It is never again applied to the Produce of Cotton?

It might, after a distant Period, if they wanted the Land; but they have a very extensive Country uncultivated.

Has any Instance come within your Knowledge of its being so re-applied to the Production of Cotton?

Hardly ever.

Do you consider it to be improper for that Purpose?

I do not think it would be, after it has lain a proper Time; the only Manure they apply is the Ashes of Wood; and as soon as a sufficient Quantity of Vegetation has sprung up to burn over again, they can cultivate the Land with Ash, as it affords a Sufficiency of Manure.

Do you know the comparative Price of Brazilian Cotton in the Liverpool Market with American Cotton?

It is more valuable, except occasionally the very fine Orleans or the Sea Island.

From what Cause did the Machine imported by the Englishman fail?

He found it impossible to get the Country People to bring their Cottons to his Machinery; by doing so they put out of Employ numerous Hands that could not be otherwise employed.

Have you not stated that you thought the Fibre of the Cotton was injured by the Machinery?

They had an Opinion there that the Fibre of Cotton was injured by Machinery. I saw some Cotton cleaned by this Machinery; it was remarkably clean. I do not mean to say that the Fibre might not be hurt. It would not pay; the Trade did not give it that Preference which I think they ought. It was a Transaction we all had our Eyes fixed on.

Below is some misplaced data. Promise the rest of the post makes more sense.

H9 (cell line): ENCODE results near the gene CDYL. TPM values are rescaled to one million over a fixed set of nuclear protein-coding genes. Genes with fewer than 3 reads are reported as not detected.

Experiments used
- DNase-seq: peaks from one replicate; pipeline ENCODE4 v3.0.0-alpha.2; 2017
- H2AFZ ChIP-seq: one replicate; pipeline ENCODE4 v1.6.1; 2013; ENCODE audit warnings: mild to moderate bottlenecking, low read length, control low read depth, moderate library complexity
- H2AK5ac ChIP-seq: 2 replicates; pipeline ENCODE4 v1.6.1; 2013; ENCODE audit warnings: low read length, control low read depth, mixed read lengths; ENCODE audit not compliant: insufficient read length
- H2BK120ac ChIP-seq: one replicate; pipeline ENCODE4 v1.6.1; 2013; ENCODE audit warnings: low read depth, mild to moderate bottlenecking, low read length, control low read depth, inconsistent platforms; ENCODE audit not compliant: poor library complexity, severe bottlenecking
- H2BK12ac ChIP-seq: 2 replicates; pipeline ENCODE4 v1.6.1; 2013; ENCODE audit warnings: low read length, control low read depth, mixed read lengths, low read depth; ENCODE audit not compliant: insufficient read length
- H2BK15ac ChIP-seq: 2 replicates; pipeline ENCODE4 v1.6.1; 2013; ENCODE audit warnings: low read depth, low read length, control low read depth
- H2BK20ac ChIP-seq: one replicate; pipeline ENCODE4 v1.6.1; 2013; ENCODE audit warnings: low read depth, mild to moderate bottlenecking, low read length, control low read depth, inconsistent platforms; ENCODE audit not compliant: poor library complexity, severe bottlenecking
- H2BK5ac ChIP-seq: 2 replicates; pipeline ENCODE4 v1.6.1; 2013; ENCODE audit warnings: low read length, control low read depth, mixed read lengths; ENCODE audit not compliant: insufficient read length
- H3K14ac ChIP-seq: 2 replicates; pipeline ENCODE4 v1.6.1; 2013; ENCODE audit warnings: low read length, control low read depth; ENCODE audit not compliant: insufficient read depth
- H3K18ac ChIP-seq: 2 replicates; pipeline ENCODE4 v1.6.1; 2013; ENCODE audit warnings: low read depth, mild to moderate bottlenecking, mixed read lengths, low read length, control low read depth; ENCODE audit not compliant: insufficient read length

Was that Machine you speak of a very large Machine?

Yes; a very large complicated Machine.

The other Machine of which you spoke is a small Machine?

Yes; and it is in use at this Time.

Are the Slaves you mention African Slaves?

Yes; African Slaves, or the Descendants of African Slaves.

Are there no Slaves obtained from the Indians?

No; the Slaves come from Mozambique, Angolla, Benguella and, contraband, also from the North of the Line.

Are the Indians in the Interior ever reduced to Slavery?

A qualified Slavery; they are obliged to work under the Care of a Conductor, who receives a Portion of their Labour.

Can you state whether the Slave Population upon a Cotton Plantation keeps itself up generally?

On no Plantation in Brazil do the Slave Population keep themselves up. I do not know whether they will now; but they, the Masters, went on the Principle of neglecting their Slaves, and supplying themselves at a very cheap Rate; I have known them sold at Twenty Pounds apiece.

During the Time you were there, there was a constant Importation of Slaves?

Very great indeed.

The Witness is directed to withdraw.

[485]

Mr. Allan Campbell Dunlop is called in, and examined as follows:

What is your Occupation?

I have been an Indigo Planter.

In what Part of India have you resided?

In Bengal, in the District of Jessore.

How far is that from Calcutta?

About 130 to 150 Miles.

Did you become acquainted while you resided in India with the Cultivation of Cotton, and any other Indian Products except Indigo?

Very little.

In what Year did you go out to India?

In 1806.

Had you a Licence from The East India Company?

No.

You obtained when you arrived a Permission from the Company?